The top five Executive MBA courses:

  • Columbia/LBS;
  • Kellogg/Hong Kong UST Business School;
  • Trium (HEC Paris/LSE/NYU Stern);
  • Wharton;
  • IE Business School.

For full details, read the FT special report and interactive rankings. A panel of experts will also answer questions about Executive MBAs on Wednesday, between 14.00 and 15.00 GMT, on FT.com.

Adam Jones

Buyouts do better in US states that vote Republican. That’s the conclusion of research by HEC’s Oliver Gottshalg and NYU’s Aviad Pe’er.

Republican views are better aligned with buyout value-creation strategies (such as outsourcing labor, shutting down less efficient units, lower commitment to social responsibility, and deunionization) than Democratic views are.

I’ll file it next to ”Foxes Report Feeling Less Hungry When Hen Houses Left Open”.

Elsewhere:

Adam Jones

In recruiting Joel Podolny, the dean of Yale School of Management, has Steve Jobs just raised the bar for in-house management training?

Prof Podolny is to be dean of something called “Apple University”. He’ll be replaced by Sharon Oster at Yale.

So what is Apple University? Prof Podolny can’t talk about it. The Apple PR person hasn’t been blabbing either.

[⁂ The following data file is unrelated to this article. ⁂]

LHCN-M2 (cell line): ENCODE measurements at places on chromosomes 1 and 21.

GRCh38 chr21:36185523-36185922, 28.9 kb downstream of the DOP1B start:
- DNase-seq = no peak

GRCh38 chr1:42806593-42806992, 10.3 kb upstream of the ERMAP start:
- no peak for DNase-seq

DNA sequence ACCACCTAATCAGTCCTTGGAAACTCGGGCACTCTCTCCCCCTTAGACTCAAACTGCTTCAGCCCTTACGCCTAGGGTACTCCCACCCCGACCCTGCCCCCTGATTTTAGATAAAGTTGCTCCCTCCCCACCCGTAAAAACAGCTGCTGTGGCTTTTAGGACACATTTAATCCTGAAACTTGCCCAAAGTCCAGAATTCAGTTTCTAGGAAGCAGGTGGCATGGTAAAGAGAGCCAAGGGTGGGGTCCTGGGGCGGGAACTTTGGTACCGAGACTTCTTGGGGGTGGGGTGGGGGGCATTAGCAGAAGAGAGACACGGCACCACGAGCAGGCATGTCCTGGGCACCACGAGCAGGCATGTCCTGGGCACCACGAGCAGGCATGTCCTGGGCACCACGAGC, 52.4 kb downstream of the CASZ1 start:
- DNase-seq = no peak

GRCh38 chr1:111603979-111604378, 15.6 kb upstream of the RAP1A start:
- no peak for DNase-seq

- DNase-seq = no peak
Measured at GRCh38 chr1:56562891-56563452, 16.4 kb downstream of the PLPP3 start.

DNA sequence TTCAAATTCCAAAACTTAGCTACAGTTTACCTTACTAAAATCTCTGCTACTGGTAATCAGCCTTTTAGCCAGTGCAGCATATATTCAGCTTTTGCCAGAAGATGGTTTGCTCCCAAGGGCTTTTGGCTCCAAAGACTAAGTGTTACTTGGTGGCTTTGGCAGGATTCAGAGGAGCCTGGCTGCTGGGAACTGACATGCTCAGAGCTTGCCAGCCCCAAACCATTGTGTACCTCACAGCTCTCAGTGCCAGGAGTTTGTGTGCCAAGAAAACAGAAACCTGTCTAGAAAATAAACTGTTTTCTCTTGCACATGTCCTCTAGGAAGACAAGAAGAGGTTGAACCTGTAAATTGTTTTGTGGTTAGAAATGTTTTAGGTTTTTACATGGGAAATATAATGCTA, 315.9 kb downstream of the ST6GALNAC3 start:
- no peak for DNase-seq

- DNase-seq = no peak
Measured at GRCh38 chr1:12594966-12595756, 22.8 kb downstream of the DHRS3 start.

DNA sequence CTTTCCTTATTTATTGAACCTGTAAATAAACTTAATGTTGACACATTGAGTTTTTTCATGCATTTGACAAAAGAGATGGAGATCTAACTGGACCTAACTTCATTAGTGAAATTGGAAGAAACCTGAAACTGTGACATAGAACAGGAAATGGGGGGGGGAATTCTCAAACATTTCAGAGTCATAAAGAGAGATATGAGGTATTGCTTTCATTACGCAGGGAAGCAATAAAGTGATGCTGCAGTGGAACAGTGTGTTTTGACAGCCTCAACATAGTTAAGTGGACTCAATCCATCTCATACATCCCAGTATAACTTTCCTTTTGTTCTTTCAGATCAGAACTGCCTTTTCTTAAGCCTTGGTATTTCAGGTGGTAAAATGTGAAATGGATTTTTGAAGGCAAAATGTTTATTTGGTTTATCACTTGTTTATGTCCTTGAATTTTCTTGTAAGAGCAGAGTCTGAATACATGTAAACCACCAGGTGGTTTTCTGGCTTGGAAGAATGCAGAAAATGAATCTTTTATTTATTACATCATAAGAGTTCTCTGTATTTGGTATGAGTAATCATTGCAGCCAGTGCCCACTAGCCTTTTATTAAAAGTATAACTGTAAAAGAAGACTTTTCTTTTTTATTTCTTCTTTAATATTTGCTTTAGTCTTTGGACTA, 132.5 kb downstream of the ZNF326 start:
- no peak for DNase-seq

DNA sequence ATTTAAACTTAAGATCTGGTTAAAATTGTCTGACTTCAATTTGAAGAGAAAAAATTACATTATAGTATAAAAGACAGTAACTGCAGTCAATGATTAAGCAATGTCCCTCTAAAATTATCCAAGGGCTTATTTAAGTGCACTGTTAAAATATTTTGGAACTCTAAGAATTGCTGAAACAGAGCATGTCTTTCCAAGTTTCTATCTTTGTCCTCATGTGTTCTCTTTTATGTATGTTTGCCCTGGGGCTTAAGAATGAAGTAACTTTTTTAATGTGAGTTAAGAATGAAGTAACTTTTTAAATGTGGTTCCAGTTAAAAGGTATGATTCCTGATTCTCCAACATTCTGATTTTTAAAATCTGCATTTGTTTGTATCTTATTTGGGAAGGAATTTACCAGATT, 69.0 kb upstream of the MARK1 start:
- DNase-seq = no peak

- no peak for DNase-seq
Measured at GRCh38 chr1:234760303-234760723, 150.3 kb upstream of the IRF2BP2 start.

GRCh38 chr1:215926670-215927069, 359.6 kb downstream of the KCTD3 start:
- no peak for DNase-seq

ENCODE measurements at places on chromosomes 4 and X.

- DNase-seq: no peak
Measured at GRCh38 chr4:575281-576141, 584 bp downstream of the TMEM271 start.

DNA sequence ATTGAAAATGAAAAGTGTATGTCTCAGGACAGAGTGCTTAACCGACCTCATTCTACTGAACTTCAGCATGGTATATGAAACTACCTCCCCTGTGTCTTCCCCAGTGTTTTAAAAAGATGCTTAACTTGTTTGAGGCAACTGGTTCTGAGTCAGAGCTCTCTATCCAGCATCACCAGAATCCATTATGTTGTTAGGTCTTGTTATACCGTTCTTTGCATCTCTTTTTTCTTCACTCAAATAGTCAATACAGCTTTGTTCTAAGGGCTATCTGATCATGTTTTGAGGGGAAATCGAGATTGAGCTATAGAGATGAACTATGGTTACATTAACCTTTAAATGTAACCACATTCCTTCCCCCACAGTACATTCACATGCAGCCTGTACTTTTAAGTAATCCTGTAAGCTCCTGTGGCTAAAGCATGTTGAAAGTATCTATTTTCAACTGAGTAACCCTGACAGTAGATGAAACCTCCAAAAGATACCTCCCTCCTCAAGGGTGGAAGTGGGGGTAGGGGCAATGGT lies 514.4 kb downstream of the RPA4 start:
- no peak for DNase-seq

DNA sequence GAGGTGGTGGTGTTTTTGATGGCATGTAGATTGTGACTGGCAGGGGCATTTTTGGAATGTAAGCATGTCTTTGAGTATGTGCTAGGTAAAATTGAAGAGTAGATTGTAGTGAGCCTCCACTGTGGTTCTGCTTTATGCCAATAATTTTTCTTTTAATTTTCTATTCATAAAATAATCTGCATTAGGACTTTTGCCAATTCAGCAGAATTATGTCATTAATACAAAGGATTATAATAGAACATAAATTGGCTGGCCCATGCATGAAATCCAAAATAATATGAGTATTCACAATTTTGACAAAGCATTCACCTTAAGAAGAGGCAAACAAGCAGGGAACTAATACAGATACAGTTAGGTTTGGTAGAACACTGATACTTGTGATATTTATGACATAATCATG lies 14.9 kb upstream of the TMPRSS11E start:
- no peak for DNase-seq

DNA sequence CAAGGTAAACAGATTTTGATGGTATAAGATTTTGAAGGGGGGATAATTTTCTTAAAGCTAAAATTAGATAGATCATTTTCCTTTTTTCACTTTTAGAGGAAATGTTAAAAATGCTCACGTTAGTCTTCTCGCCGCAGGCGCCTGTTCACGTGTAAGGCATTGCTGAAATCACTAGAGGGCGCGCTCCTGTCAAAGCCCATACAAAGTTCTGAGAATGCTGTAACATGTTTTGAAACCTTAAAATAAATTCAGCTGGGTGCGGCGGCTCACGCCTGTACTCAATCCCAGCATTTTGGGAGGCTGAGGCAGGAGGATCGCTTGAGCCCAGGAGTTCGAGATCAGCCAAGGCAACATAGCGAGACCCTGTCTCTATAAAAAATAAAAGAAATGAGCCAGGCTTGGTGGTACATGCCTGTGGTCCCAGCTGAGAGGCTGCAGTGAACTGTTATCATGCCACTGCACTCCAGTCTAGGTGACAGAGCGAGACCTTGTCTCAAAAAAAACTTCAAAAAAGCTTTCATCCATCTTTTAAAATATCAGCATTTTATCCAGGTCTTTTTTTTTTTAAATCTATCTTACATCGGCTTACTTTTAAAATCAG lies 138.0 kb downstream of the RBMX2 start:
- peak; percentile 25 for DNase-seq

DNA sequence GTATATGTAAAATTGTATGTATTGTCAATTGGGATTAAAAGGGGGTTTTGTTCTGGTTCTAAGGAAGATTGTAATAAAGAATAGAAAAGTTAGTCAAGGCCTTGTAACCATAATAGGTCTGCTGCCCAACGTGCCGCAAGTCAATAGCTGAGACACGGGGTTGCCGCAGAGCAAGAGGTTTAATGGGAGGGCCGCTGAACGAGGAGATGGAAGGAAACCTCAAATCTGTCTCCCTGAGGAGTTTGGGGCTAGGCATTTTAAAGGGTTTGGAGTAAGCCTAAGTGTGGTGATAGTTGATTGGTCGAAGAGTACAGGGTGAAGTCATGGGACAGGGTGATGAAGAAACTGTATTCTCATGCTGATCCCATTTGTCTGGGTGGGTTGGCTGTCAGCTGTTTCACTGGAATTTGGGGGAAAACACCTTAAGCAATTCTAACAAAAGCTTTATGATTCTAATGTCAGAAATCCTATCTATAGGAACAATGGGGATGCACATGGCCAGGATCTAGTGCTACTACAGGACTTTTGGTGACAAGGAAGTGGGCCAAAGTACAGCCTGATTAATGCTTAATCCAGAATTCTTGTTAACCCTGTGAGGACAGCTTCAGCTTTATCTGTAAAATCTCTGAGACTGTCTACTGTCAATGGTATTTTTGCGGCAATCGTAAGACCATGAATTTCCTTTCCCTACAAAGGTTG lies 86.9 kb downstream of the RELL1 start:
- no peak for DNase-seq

Yale Daily News reckons it knows, saying Prof Podolny’s role will “focus on executive education within the company”.

If so, it would be quite a coup for Apple’s personnel department.

Adam Jones

Those looking to know more about entrepreneurship  – and particularly the way it is taught at business school – might find an excellent new module on the FT’s MBA Gym site useful.

The MBA Gym gives registered users a free, interactive preview of topics covered on a typical MBA course. The new entrepreneurship module covers issues such as business plans, funding needs and the differences between entrepreneurs and managers. Other modules cover topics such as leadership, marketing, strategy, accounting and finance.

Adam Jones

The wisdom of Robert Shiller, described by the FT’s Clive Crook as ”one of the world’s outstanding economic thinkers”, is being brought to a wider audience.

Yale University, where he teaches, has just published online the 26 lectures that comprise Economics 252, his introductory course on financial markets. They can be viewed for free or downloaded as MP3 or video files. Transcripts are also available.

I’ve only had the time to dip into the lectures. Much has happened since they were filmed in the spring, so some of the content has inevitably been overtaken by events.

But if you look at lecture eight for instance – Human Foibles, Fraud, Manipulation and Regulation – there are lots of timeless insights into the psychological tics that influence investor behaviour (including one derived from a cruel experiment on pigeons).

Finally, if Prof Shiller’s lectures don’t appeal, you could always eavesdrop on a class discussion of Nabokov’s Lolita or a course of 24 lectures on France since 1871.

Technology – it doesn’t always make us more stupid.



About the authors

Stefan Stern writes a column on Tuesdays on management. He is winner of the 2010 Towers Watson award for excellence in HR journalism, and has previously won awards from the Work Foundation and the Management Consultancies Association.

Ravi Mattu is the editor of Business Life, the FT's management features section, and a former editor of the Mastering Management series. He joined the FT in 2000 from Prospect magazine